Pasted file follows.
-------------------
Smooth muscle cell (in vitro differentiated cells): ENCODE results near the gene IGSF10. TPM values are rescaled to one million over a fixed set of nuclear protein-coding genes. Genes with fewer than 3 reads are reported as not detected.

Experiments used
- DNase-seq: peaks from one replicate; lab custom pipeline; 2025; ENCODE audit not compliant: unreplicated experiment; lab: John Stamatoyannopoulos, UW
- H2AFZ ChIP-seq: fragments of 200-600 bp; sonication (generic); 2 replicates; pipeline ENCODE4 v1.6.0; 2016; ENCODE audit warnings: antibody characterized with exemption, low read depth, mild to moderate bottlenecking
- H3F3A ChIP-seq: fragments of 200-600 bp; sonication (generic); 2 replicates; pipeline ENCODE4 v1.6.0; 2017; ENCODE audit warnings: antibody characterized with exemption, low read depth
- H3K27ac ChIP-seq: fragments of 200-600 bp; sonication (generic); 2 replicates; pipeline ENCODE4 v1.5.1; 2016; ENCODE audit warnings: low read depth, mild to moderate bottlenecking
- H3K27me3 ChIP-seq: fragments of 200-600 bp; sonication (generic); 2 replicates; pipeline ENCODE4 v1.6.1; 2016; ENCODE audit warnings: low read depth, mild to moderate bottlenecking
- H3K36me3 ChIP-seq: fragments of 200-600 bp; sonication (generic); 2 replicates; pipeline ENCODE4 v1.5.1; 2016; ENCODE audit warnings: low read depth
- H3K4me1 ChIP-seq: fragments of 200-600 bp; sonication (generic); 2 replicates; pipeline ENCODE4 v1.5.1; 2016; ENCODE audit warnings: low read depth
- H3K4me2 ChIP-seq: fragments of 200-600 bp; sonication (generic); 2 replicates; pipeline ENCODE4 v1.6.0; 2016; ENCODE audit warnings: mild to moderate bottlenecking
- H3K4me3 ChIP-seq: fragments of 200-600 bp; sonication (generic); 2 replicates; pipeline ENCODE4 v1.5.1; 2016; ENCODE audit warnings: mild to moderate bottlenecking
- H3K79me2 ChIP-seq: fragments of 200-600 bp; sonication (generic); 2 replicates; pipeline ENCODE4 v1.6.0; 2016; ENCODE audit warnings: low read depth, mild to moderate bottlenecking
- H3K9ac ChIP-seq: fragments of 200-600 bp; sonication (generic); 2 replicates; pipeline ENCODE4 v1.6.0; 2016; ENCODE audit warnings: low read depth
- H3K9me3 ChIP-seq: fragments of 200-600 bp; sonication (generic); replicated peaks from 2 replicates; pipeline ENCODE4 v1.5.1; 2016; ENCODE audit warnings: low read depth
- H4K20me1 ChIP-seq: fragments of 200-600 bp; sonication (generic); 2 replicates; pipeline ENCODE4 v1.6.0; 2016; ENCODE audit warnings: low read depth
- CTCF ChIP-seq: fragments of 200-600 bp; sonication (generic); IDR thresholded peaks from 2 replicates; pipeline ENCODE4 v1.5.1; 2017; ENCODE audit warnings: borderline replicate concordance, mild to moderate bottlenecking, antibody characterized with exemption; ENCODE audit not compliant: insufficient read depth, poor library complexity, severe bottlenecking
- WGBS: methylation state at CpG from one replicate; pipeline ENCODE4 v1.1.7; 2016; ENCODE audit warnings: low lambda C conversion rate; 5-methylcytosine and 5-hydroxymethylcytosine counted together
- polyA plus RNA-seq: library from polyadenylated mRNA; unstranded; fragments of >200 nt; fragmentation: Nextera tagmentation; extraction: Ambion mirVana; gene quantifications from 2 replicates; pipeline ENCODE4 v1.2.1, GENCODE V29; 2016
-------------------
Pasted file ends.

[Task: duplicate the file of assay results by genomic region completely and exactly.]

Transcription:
Smooth muscle cell (in vitro differentiated cells): ENCODE results near the gene IGSF10. TPM values are rescaled to one million over a fixed set of nuclear protein-coding genes. Genes with fewer than 3 reads are reported as not detected.

Experiments used
- DNase-seq: peaks from one replicate; lab custom pipeline; 2025; ENCODE audit not compliant: unreplicated experiment; lab: John Stamatoyannopoulos, UW
- H2AFZ ChIP-seq: fragments of 200-600 bp; sonication (generic); 2 replicates; pipeline ENCODE4 v1.6.0; 2016; ENCODE audit warnings: antibody characterized with exemption, low read depth, mild to moderate bottlenecking
- H3F3A ChIP-seq: fragments of 200-600 bp; sonication (generic); 2 replicates; pipeline ENCODE4 v1.6.0; 2017; ENCODE audit warnings: antibody characterized with exemption, low read depth
- H3K27ac ChIP-seq: fragments of 200-600 bp; sonication (generic); 2 replicates; pipeline ENCODE4 v1.5.1; 2016; ENCODE audit warnings: low read depth, mild to moderate bottlenecking
- H3K27me3 ChIP-seq: fragments of 200-600 bp; sonication (generic); 2 replicates; pipeline ENCODE4 v1.6.1; 2016; ENCODE audit warnings: low read depth, mild to moderate bottlenecking
- H3K36me3 ChIP-seq: fragments of 200-600 bp; sonication (generic); 2 replicates; pipeline ENCODE4 v1.5.1; 2016; ENCODE audit warnings: low read depth
- H3K4me1 ChIP-seq: fragments of 200-600 bp; sonication (generic); 2 replicates; pipeline ENCODE4 v1.5.1; 2016; ENCODE audit warnings: low read depth
- H3K4me2 ChIP-seq: fragments of 200-600 bp; sonication (generic); 2 replicates; pipeline ENCODE4 v1.6.0; 2016; ENCODE audit warnings: mild to moderate bottlenecking
- H3K4me3 ChIP-seq: fragments of 200-600 bp; sonication (generic); 2 replicates; pipeline ENCODE4 v1.5.1; 2016; ENCODE audit warnings: mild to moderate bottlenecking
- H3K79me2 ChIP-seq: fragments of 200-600 bp; sonication (generic); 2 replicates; pipeline ENCODE4 v1.6.0; 2016; ENCODE audit warnings: low read depth, mild to moderate bottlenecking
- H3K9ac ChIP-seq: fragments of 200-600 bp; sonication (generic); 2 replicates; pipeline ENCODE4 v1.6.0; 2016; ENCODE audit warnings: low read depth
- H3K9me3 ChIP-seq: fragments of 200-600 bp; sonication (generic); replicated peaks from 2 replicates; pipeline ENCODE4 v1.5.1; 2016; ENCODE audit warnings: low read depth
- H4K20me1 ChIP-seq: fragments of 200-600 bp; sonication (generic); 2 replicates; pipeline ENCODE4 v1.6.0; 2016; ENCODE audit warnings: low read depth
- CTCF ChIP-seq: fragments of 200-600 bp; sonication (generic); IDR thresholded peaks from 2 replicates; pipeline ENCODE4 v1.5.1; 2017; ENCODE audit warnings: borderline replicate concordance, mild to moderate bottlenecking, antibody characterized with exemption; ENCODE audit not compliant: insufficient read depth, poor library complexity, severe bottlenecking
- WGBS: methylation state at CpG from one replicate; pipeline ENCODE4 v1.1.7; 2016; ENCODE audit warnings: low lambda C conversion rate; 5-methylcytosine and 5-hydroxymethylcytosine counted together
- polyA plus RNA-seq: library from polyadenylated mRNA; unstranded; fragments of >200 nt; fragmentation: Nextera tagmentation; extraction: Ambion mirVana; gene quantifications from 2 replicates; pipeline ENCODE4 v1.2.1, GENCODE V29; 2016